Limits suggested on foreign students
By Dan Harrison
The Sydney Morning Herald, September 24, 2009
Colleges could face limits on how many foreign students they enrol, or how many students they take from a single country, under possible changes to the laws governing Australia's $15 billion international education industry.
The proposals are floated in an issues paper released yesterday as part of a review of the industry's legal framework being conducted by the former Liberal MP Bruce Baird.
The paper says that ''a heavy concentration of international students, particularly from a single country'' could lead to a poorer student experience, and the review was an opportunity to consider whether a ''regulatory mechanism for ensuring diversity'' would be desirable.
Andrew Smith, the chief executive of the Australian Council for Private Education and Training, expressed scepticism about the idea.
''We've got a pretty robust set of standards at the moment and what we need to concentrate on is making sure we enforce those standards properly, before we start looking for new rules,'' he said.
''The other thing that we have to be very careful of is getting too far into the business of dictating to people how they will operate their business.''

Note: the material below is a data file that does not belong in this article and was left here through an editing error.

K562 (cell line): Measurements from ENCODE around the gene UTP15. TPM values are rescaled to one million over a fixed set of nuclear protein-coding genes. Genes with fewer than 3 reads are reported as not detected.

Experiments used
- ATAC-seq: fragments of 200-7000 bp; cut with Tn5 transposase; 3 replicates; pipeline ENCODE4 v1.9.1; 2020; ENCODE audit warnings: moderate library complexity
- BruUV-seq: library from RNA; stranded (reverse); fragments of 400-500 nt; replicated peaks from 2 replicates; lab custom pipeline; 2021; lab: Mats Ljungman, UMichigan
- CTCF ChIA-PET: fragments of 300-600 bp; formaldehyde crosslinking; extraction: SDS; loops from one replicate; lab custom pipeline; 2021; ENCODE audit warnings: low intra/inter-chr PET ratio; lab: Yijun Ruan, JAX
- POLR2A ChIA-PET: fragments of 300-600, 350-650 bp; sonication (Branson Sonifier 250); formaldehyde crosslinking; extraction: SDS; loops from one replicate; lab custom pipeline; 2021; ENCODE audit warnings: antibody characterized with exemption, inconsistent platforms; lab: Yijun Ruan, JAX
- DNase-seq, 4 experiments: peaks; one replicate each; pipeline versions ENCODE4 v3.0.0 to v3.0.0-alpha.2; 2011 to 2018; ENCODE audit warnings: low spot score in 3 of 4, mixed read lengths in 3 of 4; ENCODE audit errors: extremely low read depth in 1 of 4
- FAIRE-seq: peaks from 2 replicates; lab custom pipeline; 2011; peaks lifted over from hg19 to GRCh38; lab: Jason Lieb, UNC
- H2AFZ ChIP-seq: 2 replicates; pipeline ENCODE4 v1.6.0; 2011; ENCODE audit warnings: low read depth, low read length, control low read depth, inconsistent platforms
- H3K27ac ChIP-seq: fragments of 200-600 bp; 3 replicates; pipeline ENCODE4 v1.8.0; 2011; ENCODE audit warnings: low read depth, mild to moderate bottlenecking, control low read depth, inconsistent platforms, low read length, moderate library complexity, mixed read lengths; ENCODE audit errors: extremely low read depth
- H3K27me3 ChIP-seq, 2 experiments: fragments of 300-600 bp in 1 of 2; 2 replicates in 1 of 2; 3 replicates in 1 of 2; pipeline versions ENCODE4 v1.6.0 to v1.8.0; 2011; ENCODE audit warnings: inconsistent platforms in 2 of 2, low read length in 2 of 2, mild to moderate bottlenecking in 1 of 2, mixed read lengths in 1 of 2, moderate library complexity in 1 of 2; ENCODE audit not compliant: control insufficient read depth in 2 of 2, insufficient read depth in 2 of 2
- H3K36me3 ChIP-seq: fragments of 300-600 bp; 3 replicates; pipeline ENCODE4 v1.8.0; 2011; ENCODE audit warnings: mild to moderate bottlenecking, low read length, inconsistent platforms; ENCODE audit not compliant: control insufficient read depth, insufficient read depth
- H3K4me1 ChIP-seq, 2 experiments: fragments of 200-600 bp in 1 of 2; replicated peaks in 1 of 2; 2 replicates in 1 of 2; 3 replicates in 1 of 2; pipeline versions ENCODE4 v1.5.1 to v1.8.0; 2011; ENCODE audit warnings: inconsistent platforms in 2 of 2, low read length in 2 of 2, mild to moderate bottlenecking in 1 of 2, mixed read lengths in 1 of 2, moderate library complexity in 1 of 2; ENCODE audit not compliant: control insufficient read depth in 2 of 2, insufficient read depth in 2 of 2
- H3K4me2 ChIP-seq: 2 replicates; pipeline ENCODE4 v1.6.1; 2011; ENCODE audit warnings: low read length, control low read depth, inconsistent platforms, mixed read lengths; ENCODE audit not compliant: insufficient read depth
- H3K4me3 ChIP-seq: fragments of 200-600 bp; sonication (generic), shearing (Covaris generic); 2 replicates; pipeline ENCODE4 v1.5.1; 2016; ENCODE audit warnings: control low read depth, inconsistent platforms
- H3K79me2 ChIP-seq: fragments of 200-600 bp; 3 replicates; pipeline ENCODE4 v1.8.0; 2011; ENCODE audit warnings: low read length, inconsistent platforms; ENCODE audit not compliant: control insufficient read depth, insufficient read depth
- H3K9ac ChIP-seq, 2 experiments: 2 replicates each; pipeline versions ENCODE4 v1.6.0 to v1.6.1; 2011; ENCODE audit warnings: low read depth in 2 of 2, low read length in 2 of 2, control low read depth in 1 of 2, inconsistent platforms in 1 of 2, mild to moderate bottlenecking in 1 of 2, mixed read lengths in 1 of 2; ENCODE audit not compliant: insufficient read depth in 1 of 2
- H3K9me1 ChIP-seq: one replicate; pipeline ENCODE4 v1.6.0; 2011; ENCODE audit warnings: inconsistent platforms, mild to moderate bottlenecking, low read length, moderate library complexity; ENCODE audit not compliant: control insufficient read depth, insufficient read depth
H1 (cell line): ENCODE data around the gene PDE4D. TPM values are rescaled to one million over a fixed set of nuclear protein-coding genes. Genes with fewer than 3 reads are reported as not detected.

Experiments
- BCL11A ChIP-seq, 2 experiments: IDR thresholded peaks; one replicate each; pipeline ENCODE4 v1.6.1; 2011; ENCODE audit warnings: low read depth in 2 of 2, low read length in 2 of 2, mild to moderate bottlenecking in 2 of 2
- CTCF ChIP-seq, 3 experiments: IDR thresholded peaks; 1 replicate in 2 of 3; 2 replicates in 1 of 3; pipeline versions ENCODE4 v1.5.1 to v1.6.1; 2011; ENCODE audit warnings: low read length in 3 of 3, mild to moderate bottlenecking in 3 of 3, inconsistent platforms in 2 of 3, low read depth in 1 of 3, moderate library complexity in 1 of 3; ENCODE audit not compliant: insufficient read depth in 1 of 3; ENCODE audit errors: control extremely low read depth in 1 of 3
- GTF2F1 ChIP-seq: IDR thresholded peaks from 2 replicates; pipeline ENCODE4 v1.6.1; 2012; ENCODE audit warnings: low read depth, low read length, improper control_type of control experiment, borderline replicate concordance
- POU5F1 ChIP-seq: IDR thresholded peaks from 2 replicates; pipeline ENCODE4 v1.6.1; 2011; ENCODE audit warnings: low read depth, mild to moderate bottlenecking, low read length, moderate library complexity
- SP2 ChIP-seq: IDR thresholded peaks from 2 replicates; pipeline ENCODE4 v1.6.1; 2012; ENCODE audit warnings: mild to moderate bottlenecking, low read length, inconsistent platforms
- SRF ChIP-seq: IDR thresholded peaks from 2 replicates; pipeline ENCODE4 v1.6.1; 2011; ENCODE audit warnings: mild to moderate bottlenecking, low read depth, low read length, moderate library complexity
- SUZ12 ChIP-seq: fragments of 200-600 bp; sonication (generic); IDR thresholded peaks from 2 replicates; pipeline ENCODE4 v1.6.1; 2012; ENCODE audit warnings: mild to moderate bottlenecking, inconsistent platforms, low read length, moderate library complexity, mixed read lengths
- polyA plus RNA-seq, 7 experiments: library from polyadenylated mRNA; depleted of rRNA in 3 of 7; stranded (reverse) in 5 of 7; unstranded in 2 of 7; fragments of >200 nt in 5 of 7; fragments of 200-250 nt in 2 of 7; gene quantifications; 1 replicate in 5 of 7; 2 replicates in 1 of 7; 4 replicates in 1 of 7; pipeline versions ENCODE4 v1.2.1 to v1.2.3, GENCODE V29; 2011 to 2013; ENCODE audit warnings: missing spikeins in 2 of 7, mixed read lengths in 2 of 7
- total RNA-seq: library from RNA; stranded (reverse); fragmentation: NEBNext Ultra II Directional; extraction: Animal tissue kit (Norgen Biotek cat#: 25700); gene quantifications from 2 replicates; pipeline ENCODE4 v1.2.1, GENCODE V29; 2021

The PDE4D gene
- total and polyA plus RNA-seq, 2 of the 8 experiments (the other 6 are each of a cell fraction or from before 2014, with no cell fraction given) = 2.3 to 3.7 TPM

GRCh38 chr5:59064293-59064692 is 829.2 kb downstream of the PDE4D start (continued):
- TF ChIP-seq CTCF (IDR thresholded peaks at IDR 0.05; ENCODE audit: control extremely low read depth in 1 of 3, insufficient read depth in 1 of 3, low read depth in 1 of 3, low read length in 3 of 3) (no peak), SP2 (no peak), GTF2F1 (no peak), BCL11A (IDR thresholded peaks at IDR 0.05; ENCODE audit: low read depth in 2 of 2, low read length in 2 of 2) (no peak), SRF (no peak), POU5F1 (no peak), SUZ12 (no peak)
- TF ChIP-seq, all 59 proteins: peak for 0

Glenn Withers, the chief executive of Universities Australia, said a lack of diversity in the student body was not often a problem for universities, but that the problems in other parts of the industry had the potential to do damage to Australia's reputation as a study destination.
Dr Withers said the review should consider ''lighter touch'' approaches such as partnerships between colleges, work experience and social activities, to allow different students to mix, before creating new regulation.
The issues paper also says the ability of present consumer protection mechanisms to support students' interests is ''questionable'', and raises the issue of whether it should be made easier for students to change providers.
International education is worth about $15.5 billion a year to the Australian economy, and is the nation's third largest export industry, after coal and iron ore. Negative publicity about a series of violent attacks on international students and allegations of corrupt practices by some colleges have sparked fears about the future of the sector.
A Department of Immigration and Citizenship official told a Senate committee hearing last week that the department's figures showed a decline in student visa applications from India compared to last year.
Mr Baird has called for submissions by October 30. He will present an interim report to a meeting of the Council of Australian Governments in November before delivering a final report early next year.